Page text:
Your Guide To A Happy And Productive Easter I Oxford Open Learning


    Your Guide To A Happy And Productive Easter

    Your Guide To A Productive And Restful Easter Break

    It’s March and we all know what that brings: Easter! A wonderful two-week break full of questionable weather and possibly one too many chocolate eggs. But this holiday is never quite as enjoyable as the others in your latter teenage years for one foreboding reason: the hallowed spectre of exams just over its shoulder. Yes, with the arrival of Easter, nerves may start to kick in as the realisation dawns that those dreaded tests are merely weeks away, and every now and then your thoughts will take a nagging drift toward one word: revision.

    However, that’s not what your Easter holidays should be all about. Far from it in fact. Sure enough, there should be some studying going on if you want to give yourselves the best possible chance of success when the time comes, but by no means should you spend every waking moment with your nose stuck in a textbook or covered in brightly coloured Post-It notes. It’s important to give yourself time to switch off and relax; do the things you love, see friends and just enjoy time away from learning for a bit. The last thing you need is to burn out now. So, here is your guide to get the best out of your Easter break and strike the perfect balance of work, rest and play.

    Plan Your Break

    When it comes to planning your studies, the first thing to note is that you should sort out your plan before Easter starts. That way, there’s no wasted time. Secondly, you need to decide how many hours you’re going to put into it a day. Here’s what to think about when getting your plan perfect for you. Not everybody works in the same way, after all.

    Time It Right

    There are plenty of different recommendations for this, some say it’s good to treat it like a school day and timetable it just like your school would, others like The Independent Schools Council argue you should be treating it like a job, studying from 9 am until 6 pm (with breaks, of course). That just doesn’t seem realistic or feasible. Remember, this is a break—you’ve already been putting the hard work in this year, and this is your last sizeable chance to recharge before the final battle, so to speak.

    Four hours a day would be ideal, starting early for two hours with a break for lunch and then another two hours in the afternoon. Feel free to stretch it a bit further to five, but four well-used hours of deep work will net you much more benefit than a day-long slog.

    What To Do and When

    Your two-hour blocks are up to you, whether you start early or a bit later, it doesn’t matter as long as you use them effectively. You know your strengths and weaknesses and can plan accordingly, but one recommendation would be to plan your week from hardest to easiest. There’s nothing worse than putting off the hard work because then you have several days’ worth of anxiety on top of what you’re doing. Plus, getting a big win in early will give you huge motivation to go on and storm through the subjects you’re more capable of.

    DAY                                                 BLOCK ONE      BREAK      BLOCK TWO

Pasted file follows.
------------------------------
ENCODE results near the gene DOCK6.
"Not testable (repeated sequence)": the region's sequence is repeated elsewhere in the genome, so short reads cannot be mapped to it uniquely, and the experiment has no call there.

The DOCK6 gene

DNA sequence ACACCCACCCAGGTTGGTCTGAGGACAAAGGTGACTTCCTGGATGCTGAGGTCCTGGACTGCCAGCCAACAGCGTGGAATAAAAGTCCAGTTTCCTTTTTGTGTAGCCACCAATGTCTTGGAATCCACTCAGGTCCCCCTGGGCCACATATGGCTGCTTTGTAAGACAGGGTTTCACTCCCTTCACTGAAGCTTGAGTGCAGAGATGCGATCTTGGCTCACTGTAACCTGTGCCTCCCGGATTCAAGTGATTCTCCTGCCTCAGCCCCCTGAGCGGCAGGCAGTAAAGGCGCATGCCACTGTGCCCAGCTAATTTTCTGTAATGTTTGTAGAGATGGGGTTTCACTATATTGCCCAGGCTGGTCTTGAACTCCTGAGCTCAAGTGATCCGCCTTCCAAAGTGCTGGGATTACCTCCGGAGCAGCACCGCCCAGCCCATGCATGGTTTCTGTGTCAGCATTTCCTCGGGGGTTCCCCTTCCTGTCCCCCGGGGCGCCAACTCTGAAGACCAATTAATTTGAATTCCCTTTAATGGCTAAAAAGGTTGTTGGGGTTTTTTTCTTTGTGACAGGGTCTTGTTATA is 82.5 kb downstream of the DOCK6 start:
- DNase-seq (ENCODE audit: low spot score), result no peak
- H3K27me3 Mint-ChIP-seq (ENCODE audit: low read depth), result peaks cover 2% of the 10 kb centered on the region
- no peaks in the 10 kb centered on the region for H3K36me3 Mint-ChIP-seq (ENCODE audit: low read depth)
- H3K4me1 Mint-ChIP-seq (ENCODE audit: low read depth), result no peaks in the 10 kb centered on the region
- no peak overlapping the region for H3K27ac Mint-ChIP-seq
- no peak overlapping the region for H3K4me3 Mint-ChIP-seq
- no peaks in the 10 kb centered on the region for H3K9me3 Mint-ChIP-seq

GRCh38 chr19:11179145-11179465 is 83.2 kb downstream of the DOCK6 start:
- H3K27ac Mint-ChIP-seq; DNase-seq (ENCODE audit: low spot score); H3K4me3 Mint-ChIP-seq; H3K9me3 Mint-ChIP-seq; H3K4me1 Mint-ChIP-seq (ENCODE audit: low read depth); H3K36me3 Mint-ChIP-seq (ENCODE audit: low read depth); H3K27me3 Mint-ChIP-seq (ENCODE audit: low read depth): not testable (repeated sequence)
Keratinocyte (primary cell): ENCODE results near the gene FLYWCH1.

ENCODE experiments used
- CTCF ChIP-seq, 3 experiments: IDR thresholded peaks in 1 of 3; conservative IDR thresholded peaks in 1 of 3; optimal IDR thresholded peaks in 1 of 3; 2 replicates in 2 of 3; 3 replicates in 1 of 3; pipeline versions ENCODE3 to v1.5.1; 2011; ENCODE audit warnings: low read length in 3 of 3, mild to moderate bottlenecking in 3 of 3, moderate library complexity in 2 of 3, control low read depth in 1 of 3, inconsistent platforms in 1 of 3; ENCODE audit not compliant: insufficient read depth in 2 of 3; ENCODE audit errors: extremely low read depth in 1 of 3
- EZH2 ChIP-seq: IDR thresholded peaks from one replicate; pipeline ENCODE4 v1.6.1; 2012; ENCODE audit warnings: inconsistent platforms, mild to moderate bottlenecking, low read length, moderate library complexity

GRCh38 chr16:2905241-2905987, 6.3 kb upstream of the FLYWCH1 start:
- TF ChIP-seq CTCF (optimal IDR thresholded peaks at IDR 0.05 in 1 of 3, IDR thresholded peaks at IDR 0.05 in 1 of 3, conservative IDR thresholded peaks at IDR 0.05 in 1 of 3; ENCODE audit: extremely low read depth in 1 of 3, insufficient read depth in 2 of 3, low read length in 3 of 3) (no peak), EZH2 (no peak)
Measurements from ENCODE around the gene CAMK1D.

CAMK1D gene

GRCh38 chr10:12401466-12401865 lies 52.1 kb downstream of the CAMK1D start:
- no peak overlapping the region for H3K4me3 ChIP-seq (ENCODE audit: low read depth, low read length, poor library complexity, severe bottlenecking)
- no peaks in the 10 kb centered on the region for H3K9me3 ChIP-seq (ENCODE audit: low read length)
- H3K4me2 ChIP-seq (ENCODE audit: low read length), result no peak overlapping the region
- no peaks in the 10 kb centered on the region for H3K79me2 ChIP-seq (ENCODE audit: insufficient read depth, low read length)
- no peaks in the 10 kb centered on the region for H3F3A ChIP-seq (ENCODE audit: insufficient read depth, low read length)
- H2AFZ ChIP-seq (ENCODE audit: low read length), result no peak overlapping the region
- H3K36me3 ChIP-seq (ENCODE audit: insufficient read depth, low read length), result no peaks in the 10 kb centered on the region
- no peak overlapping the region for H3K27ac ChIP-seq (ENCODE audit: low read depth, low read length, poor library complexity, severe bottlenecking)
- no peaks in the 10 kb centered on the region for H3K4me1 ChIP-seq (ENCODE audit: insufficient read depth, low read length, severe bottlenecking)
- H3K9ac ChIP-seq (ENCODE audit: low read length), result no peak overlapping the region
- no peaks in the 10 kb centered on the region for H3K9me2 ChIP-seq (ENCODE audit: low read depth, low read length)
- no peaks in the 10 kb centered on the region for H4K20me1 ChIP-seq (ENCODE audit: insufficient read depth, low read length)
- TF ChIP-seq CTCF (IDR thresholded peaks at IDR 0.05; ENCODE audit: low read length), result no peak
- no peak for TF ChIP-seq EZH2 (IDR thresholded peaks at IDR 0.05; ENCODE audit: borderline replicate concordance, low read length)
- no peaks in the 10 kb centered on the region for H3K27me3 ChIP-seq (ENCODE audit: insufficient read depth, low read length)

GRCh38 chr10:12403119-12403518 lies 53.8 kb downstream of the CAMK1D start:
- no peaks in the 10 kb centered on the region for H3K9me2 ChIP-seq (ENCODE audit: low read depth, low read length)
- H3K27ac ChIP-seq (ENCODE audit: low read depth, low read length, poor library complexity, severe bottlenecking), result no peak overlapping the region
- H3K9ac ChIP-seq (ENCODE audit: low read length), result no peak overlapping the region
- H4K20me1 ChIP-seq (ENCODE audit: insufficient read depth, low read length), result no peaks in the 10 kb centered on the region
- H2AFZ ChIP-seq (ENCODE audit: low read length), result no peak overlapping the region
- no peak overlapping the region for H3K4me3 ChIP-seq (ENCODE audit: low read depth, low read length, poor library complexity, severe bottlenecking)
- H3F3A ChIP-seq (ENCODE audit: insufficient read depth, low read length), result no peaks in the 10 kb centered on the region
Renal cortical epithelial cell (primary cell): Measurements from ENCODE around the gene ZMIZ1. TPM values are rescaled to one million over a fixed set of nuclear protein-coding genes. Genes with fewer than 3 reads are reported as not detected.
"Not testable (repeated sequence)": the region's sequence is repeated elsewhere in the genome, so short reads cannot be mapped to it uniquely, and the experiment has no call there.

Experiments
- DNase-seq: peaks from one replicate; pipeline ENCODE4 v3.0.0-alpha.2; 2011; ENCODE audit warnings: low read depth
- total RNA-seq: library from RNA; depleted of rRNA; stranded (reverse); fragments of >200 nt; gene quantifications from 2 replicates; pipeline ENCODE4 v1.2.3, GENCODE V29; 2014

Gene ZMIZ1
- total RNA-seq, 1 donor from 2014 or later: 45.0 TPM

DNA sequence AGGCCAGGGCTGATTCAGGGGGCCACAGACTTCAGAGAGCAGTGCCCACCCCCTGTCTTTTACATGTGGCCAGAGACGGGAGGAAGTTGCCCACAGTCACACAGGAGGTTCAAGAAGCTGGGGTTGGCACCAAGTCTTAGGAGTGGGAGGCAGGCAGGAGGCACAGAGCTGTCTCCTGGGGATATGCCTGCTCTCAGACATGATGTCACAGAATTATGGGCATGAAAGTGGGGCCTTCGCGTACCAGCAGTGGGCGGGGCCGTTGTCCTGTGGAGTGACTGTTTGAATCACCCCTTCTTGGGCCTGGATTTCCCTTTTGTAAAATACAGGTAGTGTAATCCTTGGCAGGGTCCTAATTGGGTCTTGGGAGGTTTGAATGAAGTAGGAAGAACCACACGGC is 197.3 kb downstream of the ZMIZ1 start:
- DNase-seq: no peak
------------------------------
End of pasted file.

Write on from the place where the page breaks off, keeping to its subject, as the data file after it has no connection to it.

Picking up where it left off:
MONDAY: Hardest Subject
    FRIDAY: Easiest Subject

    What Is Deep Work?

    Deep work is long periods of uninterrupted and distraction-free concentration which allows your brain to work at its maximum potential. So put the phone away, turn off the telly, and put on a playlist (Hans Zimmer is great for deep work, many say). If two hours like that sounds like it may be a bit too big of an ask at first, there is an alternative: the Pomodoro Technique.

    The Pomodoro Technique

    Developed in the 1980s by a University student who struggled to focus on his studies and assignments, the Pomodoro Technique is a strategy for doing work in short stretches. Twenty-five minutes of focus broken up by five-minute breaks, with a longer break of 15-30 minutes after every fourth stretch.

    What To Focus On

    As mentioned earlier, not everyone revises in the same way. Copying out notes might work for one but do nothing for another. If you haven’t quite worked out what works best for you yet, don’t worry, here are a few suggestions to try:

    Mind-Maps or Spider-Diagrams to break down complex topics
    Creating Essay plans for possible questions
    Flashcards for key dates, vocabulary and facts
    Get your friends or parents involved with quick quizzes and tests

    The most effective way of revising is often touted to be past papers. If you can get your hands on them, there’s no better way to revise; picking them apart not only helps jog your memory of the topics at hand but also clues you in on how to apply your knowledge and just what examiners are looking for in an answer.

    Get Your Eight Hours Too

    There’s always the temptation to have late nights in the holidays because there’s no need to set an alarm, but it’s important to keep up that routine of getting up early if only to preserve your sleep cycle. Sleep is hugely important for your concentration, energy levels and mood. Check out this article for more information on just how important it is.

    With these tips, you should find the perfect balance of getting that revision done and enjoying a nice break while also allowing time for some restful sleep. And once Easter is over, you’ll be in the best shape you can be going into the home stretch before exam season.
    Good luck!

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